None of the backing musicians ever gets pushy about their parts, in fact they’re not only playing discreetly but Gayten’s pushed them back in the mix to boot, for in doing so he allows them to contribute the vital atmosphere without overwhelming the track because it’s obvious right away the centerpiece of this is going to have to be the charm and charisma of Paul Gayten’s vocals if it’s going to work.

Come Down In Front
And work it does… Okay, okay, so it’s not an Oscar-contending performance, but Gayten IS pretty convincing as the central figure in this drama… a musician who spots a hot girl in the audience during a show and wrangles her into a date with a combination of “talents” that walk a fine line between alluring and sleazy.

He’s obviously a cocky guy, probably used to bedding random women who are fans of the music, but he’s not quite arrogant about it as he describes this which tells me he probably doesn’t have nearly the success rate as he’d have you believe. In other words he’s a little too excited in revealing his good fortune with Susie Mae to his friends to think this outcome was entirely expected by him which takes him off the hook just enough to tolerate his boasting.

After the extended piano and trumpet break, which confirms his eagerness, he tells us of his plans as the girl returns from the rest room (or perhaps paying her own check!) and he promptly starts off their exchange with a rather crude and suggestive hints about what he intends to do with her behind closed doors until morning but which technically doesn’t veer into anything he could be prosecuted for.

But then, just as you’re ready to offer to pay for a cab ride home for this poor girl instead so she won’t be accosted by him as soon as they’re alone, Paul reveals it’s probably just his giddy excitement over getting someone beautiful to actually accept his offer and chances are that if it does get that far between he’s probably going to be… ahh… crossing the finish line as it were before his pants are even off, thereby sparing her the indignity of an overeager slobberer (by the sounds of it) in bed.

All of this is basically a snapshot of a very realistic, though not always admirable, scene that young musicians – then and now – encounter on a nightly basis. Their talents draw interest from ladies which, if they play their cards right, they hope to be able to use to their short-term advantage by blurring the line between being admired for their musical abilities and being desired for their other abilities.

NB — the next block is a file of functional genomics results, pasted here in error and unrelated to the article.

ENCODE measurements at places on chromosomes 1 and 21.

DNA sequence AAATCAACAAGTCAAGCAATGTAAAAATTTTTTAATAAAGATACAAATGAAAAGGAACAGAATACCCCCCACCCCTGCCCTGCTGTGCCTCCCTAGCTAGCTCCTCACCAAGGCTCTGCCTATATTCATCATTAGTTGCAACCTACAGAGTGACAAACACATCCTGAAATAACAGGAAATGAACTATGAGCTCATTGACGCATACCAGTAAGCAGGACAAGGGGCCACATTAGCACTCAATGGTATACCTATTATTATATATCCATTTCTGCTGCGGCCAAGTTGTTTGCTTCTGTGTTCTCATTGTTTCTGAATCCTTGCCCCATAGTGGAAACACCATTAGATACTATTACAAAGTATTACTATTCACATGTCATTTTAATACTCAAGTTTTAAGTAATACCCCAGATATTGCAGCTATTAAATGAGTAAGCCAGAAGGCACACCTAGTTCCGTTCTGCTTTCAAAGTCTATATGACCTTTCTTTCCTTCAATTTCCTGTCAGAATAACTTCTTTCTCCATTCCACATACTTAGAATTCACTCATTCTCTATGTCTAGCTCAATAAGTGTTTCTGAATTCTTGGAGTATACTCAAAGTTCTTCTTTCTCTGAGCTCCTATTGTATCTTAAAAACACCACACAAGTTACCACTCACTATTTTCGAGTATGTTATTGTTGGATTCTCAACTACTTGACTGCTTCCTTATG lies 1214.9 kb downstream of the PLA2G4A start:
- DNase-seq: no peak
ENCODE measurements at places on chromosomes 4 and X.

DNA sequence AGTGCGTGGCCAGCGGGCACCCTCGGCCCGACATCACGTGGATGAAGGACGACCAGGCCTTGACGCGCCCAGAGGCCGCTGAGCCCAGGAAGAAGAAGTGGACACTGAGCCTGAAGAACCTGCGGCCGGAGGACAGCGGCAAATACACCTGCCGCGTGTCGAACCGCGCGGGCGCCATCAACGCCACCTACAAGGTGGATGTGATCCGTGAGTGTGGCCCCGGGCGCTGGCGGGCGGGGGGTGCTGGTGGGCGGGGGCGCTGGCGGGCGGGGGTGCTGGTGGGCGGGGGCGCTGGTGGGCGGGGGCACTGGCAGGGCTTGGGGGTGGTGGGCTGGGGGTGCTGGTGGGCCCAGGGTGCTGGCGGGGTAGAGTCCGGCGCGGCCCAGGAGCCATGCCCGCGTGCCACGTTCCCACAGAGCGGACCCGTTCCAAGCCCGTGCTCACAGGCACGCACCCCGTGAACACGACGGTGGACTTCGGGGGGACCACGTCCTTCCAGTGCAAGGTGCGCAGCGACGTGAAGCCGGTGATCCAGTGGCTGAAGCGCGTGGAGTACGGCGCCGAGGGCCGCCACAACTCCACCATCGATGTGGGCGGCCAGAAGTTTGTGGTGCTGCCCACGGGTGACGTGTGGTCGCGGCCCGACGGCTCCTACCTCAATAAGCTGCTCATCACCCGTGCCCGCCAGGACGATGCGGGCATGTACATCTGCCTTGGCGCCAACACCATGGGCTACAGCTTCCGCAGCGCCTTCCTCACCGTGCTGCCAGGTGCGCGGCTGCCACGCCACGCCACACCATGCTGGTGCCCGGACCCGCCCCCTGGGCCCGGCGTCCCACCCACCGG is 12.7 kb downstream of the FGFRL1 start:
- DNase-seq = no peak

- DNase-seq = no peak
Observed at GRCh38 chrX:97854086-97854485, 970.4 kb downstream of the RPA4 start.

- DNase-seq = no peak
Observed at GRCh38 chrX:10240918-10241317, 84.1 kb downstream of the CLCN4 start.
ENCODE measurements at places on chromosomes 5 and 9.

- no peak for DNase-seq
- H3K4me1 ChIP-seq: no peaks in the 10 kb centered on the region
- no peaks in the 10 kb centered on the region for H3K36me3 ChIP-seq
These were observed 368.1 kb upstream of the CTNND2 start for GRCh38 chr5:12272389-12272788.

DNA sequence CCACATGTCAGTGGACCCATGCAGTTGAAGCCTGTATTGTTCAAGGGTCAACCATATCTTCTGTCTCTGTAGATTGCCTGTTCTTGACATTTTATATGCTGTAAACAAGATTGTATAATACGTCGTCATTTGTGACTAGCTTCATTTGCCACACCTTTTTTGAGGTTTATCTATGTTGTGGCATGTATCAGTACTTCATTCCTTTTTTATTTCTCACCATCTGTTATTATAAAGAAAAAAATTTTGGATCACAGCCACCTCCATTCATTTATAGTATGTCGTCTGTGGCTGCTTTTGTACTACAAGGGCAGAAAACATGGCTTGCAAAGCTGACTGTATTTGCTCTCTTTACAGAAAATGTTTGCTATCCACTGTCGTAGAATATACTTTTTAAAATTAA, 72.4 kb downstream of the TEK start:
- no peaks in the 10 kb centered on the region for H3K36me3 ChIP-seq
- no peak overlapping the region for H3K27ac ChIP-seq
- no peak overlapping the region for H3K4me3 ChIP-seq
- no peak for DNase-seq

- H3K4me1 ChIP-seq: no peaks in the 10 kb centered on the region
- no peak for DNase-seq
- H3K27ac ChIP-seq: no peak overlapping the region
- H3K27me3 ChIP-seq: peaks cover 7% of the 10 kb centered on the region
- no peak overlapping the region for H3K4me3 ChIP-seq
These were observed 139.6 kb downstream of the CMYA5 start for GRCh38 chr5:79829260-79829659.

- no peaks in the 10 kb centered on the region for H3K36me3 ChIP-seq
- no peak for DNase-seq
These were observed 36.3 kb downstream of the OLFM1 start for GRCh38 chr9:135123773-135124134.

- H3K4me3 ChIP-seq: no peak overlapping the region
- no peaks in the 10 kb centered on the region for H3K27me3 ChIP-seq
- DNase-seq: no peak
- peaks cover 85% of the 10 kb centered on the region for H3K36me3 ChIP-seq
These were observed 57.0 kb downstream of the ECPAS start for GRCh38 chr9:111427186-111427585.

Because Gayten paints the picture accurately and with good humor you take Ooh La La merely as a piece of colorful fiction and since he doesn’t go beyond the basic set-up you have no reason to find much fault with his actions… but nor do you have reason to really get excited about the song beyond that basic admiration for its performance.

In other words, this is one show where you won’t be crossing that line between fan and groupie after it’s over.

Gonna Have A Ball Tonight
Despite having very little chance at widespread popularity because of how unconventional it sounds, as a record this manages to convey more about Paul Gayten the artist than a more traditional record ever could.

If nothing else Ooh La La shows Gayten to be somebody whose creativity was one of his strongest attributes. Though he could sing, play, write and produce in any one of a number of vastly different styles, all of them effective for their aims, he seemed to always be most comfortable when he was stepping outside the usual expectations and throwing audiences a curveball just to keep everyone off balance.

Not too many average records sound as odd as this one, but then again very few artists whose job required them to more or less deliver what was expected of them in a variety of important roles ever enjoyed subverting those expectations as much as Paul Gayten did and that’s what makes his career so admirable in the end.

Aw, heck, as long as the girl herself was willing to go home with him, let’s hope he did get lucky that night after all, I guess he earned that much.


(Visit the Artist page of Paul Gayten for the complete archive of his records reviewed to date)